These flavors can range from chocolate to peanuts to caramel or toffee. It’s likely that most people will find a coffee they like from these regions.
If fruit flavors and floral scents are more to your liking then African coffee is the way to go. These beans tend to express a hint of berry and wine like aromas.
If you like a stronger kick to your coffee then try beans from India or Indonesian regions.
These beans are sure to give you a stronger finish and are heavy in body. Flavors range from earthy to syrupy to savory.
OK, so you have a general direction on where to go in terms of coffee taste, but keep in mind the roast types and freshness of your beans as well.
As with most foods, the fresher it is the better it is and the same goes for coffee.
We’ll start this off by saying that you always, always, always want to buy whole beans as opposed to grinds.
This is because whole beans are less susceptible to degassing. In other words, whole beans are less susceptible to air damage than grinds are.
Grinds are more susceptible to air damage since there is more surface area for air exposure. This is why we recommend buying whole beans and investing in a quality grinder.
What you’ll get when using pre-ground coffee is a dull cup with bland flavors.
When properly stored, it’s recommended to use your beans within 3 weeks of the roast date. Consider buying new beans after that.
Roasts and Bean Types
Consider what kind of roast you like and what roast brings out your favorite flavors.
A coffee roast can range from light, medium, medium, medium-dark, to dark.
Lighter roasts will give you milder flavors and vice versa. Darker roasts will get you richer flavors with a heavier body and some bitterness.
Here’s the million dollar question though: Arabica or Robusta?
Arabica beans are often linked to having a wider range of flavors whereas Robusta beans not so much. Robusta beans are linked to an oatmeal flavor and smell like peanuts before roasting.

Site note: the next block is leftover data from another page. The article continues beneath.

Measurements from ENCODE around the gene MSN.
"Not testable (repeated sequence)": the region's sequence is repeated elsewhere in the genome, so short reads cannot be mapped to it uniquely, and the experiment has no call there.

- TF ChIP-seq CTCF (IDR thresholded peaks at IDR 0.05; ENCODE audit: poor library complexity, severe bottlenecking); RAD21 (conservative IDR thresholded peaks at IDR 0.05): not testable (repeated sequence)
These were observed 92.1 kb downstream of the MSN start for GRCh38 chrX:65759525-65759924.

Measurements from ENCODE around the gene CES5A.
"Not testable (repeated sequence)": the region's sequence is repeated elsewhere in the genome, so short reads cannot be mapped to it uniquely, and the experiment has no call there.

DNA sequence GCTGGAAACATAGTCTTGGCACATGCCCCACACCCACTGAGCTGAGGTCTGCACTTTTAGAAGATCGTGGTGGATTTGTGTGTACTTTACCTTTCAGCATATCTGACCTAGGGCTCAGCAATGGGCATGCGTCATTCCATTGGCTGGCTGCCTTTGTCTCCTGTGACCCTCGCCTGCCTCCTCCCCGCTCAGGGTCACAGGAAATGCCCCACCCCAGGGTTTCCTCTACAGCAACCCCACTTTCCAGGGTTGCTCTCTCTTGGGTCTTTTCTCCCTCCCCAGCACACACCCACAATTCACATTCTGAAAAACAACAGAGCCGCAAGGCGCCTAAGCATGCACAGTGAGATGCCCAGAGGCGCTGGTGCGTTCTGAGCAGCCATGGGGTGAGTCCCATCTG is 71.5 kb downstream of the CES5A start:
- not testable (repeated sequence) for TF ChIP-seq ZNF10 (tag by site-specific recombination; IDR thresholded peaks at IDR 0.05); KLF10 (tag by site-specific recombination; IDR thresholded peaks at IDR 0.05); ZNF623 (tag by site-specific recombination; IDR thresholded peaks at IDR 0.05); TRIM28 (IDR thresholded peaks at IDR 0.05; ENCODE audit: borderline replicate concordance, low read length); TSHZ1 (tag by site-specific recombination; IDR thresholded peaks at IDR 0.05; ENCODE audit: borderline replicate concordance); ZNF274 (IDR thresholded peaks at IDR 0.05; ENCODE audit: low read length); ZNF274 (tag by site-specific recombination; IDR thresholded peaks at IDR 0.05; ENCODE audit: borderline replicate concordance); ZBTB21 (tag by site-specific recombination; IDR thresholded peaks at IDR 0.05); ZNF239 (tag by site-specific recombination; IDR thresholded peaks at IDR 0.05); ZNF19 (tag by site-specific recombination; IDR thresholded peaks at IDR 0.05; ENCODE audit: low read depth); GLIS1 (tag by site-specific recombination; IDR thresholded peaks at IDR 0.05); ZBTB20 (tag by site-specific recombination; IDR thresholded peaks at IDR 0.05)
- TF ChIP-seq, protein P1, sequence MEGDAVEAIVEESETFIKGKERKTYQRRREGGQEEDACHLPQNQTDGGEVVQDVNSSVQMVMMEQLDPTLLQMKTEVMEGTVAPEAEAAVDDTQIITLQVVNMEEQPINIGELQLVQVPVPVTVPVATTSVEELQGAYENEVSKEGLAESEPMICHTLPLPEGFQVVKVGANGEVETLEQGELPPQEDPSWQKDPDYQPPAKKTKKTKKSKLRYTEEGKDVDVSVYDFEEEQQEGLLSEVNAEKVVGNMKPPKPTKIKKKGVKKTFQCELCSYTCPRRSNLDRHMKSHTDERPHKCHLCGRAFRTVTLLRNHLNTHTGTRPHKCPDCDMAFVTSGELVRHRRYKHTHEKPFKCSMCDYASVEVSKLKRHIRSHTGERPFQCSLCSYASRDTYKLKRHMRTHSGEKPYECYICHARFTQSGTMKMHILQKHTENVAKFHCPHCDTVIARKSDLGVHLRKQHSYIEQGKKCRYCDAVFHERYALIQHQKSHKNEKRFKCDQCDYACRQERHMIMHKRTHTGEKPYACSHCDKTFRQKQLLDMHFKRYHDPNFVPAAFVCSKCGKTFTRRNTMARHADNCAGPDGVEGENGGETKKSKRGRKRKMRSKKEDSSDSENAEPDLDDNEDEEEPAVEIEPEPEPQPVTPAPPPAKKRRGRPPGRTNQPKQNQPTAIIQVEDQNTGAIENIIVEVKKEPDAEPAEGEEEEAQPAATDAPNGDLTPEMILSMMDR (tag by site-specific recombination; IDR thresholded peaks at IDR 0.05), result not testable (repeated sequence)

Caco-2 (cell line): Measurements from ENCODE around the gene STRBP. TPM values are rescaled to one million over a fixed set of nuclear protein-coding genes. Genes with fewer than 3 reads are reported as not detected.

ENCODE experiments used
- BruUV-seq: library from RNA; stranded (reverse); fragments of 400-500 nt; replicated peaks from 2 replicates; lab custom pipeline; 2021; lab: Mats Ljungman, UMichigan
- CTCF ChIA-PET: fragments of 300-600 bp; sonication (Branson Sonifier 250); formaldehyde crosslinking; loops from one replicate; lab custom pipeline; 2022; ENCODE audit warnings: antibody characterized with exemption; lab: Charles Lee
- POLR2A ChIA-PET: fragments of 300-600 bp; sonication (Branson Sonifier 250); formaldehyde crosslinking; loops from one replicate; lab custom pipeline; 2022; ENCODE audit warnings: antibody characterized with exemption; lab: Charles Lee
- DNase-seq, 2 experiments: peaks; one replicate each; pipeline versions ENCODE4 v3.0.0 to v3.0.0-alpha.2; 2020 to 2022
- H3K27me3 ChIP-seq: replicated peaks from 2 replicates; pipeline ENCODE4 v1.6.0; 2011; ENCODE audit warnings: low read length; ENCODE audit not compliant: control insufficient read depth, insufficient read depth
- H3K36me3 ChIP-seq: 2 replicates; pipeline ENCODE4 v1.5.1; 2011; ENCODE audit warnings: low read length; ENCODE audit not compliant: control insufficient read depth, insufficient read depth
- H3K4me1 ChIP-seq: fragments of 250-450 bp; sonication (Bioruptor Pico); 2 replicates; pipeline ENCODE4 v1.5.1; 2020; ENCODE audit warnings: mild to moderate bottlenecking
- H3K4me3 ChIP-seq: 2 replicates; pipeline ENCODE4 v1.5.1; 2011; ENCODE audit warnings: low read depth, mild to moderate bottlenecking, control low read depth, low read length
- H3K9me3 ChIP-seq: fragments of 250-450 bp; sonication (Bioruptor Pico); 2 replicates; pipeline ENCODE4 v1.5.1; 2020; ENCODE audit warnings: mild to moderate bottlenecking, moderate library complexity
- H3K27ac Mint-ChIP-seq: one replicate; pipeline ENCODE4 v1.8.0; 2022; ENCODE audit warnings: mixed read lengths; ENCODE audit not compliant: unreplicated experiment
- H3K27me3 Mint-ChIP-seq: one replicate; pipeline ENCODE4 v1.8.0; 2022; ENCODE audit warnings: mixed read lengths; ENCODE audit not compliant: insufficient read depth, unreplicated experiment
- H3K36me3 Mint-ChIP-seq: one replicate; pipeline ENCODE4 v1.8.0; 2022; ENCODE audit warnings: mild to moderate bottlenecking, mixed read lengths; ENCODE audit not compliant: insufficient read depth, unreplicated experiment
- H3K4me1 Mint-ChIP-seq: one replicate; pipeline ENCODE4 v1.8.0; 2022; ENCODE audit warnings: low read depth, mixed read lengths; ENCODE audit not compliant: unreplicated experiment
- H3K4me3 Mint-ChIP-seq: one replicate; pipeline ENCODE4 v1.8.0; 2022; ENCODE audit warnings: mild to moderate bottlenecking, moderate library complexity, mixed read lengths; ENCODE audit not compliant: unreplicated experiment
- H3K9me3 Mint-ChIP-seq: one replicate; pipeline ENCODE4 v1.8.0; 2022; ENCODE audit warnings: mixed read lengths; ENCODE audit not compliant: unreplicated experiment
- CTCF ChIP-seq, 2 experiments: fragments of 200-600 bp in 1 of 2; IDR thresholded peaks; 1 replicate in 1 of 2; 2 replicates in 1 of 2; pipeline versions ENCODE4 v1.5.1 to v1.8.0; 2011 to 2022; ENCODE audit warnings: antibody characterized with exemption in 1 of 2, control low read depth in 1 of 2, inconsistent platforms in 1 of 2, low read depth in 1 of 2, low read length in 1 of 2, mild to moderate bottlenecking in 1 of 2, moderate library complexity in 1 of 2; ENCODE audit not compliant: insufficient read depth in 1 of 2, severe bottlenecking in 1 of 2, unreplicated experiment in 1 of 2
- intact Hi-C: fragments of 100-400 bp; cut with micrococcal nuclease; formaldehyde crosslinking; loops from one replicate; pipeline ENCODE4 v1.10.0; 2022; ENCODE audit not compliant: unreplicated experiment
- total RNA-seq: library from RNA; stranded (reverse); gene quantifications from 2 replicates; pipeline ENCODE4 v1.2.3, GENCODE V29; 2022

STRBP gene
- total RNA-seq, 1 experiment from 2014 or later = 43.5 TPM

Think With Your Conscience
Nothing beats that first cup of coffee in the morning right? What if you knew you were drinking a cup of coffee that was ethically sourced, wouldn’t that feel even better?
Think Organic & Ethical
The term ‘organic’ is not synonymous with ‘better’, as some people tend to think. In this case though, we can say that it would be a better choice to buy organic.
Organic is not only good for the environment, it’s good for your coffee too. This is especially true if your concerned about the amounts of residual pesticides in your coffee beans.
Coffee plants are some of the most heavily sprayed crops out there. While the US regulates usage of some pesticides, other coffee growing countries do not.
This can pose a health risk for workers in other countries if they are not well informed. They may not be aware of proper handling methods or the severity of pesticide usage.
And get this, only about 30 to 40 percent of pesticides actually reach its intended target. The rest of the time these pesticides impact the surrounding soil, water and biodiversity.
If there’s one thing to look for when buying coffee, it’s the USDA Organic label. This prevents the use of synthetic fertilizers and pesticides.
Here are some other seals to be on the lookout for:
Buying Fairtrade coffee means supporting small coffee farmers across the globe. This ensures that small scale coffee farmers will get the best price for their coffee.
To meet this certification, a coffee farm must meet standards. This includes offering workers a wage no lower than the minimum, optimal working conditions, and fair prices.
To boast this seal means a coffee farm must have grown coffee organically in a bird friendly habitat. It’s meant to protect the biodiversity of the surrounding area.
4. Rainforest Alliance Certified
While the standards for this seal are not as ironclad as those for Bird Friendly Habitat, it still helps to see it on the package. Coffee farms that meet this seal aim to improve social, economic, and environmental factors of growing coffee.
We’ll Leave You With Some Food for Thought
There’s more to coffee than most people think.
You got different bean types, different ways to brew, different flavors, nuances, and trends. There are ways to prolong the beneficial effects and ways to make it better than it already is.
At the end of the day though, coffee is coffee. It could be as simple or as difficult as you make it.